Concerns are being raised about the usable lifespan of EVs, with specialist companies reporting some cars reaching ‘end of life’ battery capacity after just eight years – and some hitting that point even sooner.
Silver Power Systems (SPS), a specialist in battery performance analysis whose software tracks and monitors battery data and health, says it has observed wide variations in performance, especially within fleets.
“Across even a single fleet, variations in battery health can be up to 10%,” said Pete Bishop, founder and chief technology officer at SPS. “Considering that in most commercial applications, 80% battery capacity is deemed to be end of life in operational terms, 10% degradation represents half a vehicle’s life.”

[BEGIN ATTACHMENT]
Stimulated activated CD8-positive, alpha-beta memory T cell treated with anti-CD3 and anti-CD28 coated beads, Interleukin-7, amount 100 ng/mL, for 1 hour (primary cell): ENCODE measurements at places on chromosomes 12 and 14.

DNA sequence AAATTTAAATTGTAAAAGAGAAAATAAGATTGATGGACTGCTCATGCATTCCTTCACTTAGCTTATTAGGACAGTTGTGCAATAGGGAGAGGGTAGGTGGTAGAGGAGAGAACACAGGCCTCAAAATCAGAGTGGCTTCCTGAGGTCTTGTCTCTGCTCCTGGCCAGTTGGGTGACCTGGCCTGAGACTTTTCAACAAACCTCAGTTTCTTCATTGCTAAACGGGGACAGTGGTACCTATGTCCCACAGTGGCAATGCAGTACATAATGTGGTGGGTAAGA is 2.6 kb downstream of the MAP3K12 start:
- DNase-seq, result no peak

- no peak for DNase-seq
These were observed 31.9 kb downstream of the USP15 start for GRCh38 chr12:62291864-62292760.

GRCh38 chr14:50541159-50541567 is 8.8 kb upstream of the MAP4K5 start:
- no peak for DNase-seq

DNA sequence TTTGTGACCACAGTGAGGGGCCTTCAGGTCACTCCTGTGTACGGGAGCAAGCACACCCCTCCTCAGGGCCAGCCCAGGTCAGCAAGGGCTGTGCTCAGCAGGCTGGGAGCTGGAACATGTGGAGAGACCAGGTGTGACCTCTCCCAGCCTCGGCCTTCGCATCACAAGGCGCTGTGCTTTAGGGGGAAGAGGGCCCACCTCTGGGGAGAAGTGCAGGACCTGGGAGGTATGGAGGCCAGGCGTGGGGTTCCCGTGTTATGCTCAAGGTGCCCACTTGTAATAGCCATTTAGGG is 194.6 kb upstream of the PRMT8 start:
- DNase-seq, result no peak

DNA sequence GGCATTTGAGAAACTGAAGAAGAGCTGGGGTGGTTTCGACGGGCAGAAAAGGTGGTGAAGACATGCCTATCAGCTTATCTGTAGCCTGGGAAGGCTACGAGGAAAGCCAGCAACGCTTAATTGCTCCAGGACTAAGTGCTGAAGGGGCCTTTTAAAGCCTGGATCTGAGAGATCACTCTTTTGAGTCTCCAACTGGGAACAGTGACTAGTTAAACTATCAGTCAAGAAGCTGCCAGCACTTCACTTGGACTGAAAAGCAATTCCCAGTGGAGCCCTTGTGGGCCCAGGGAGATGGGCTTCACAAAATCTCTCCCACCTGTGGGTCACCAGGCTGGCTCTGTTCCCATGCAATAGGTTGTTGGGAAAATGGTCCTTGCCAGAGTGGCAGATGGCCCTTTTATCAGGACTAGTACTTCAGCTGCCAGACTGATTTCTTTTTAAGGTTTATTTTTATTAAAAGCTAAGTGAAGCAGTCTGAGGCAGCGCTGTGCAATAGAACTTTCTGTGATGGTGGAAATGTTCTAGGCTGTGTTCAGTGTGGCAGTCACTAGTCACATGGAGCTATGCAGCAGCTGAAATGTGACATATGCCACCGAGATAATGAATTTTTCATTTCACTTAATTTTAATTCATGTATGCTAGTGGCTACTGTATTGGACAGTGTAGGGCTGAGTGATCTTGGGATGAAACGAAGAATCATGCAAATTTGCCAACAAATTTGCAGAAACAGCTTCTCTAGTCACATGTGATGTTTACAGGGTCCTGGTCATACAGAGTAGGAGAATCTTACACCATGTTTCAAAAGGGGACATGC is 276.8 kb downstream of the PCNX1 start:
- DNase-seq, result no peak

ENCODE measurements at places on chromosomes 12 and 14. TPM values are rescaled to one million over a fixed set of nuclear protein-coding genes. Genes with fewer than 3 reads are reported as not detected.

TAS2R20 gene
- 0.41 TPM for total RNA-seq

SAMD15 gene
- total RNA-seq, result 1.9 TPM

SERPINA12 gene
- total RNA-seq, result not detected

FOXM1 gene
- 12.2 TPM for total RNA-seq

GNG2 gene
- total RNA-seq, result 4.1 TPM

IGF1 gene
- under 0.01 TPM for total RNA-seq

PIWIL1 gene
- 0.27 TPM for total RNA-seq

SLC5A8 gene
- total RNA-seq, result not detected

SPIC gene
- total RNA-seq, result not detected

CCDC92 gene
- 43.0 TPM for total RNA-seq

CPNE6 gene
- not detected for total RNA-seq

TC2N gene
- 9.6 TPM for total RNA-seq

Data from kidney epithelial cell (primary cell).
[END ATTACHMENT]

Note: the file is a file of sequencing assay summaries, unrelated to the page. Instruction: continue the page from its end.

However, the definition of what constitutes ‘end of life’ depends on how the vehicle is being used, as Liam Mifsud, programme manager at SPS, explained: “Someone operating a specialist vehicle will probably keep it for longer and not regard 80% as end of life. If they don’t drive far, a private vehicle owner may also be happy with that capacity. However, we’ve noticed that when a battery gets to 70%, it degrades more rapidly.”
SPS’s findings echo those of Geotab, a telematics provider. It also measures vehicle batteries’ state of health but goes further by publishing its findings in its Electric Vehicle Battery Degradation online tool.
Its data is based on 6300 fleet and consumer EVs, represented across 24 makes and models.
According to Geotab, average battery degradation over a six-and-a-half-year timeframe is 13.5%. Among those recorded by the tool are three model years of BMW i3, with the oldest, from 2017, recording a battery degradation figure of 16% after a little less than three years.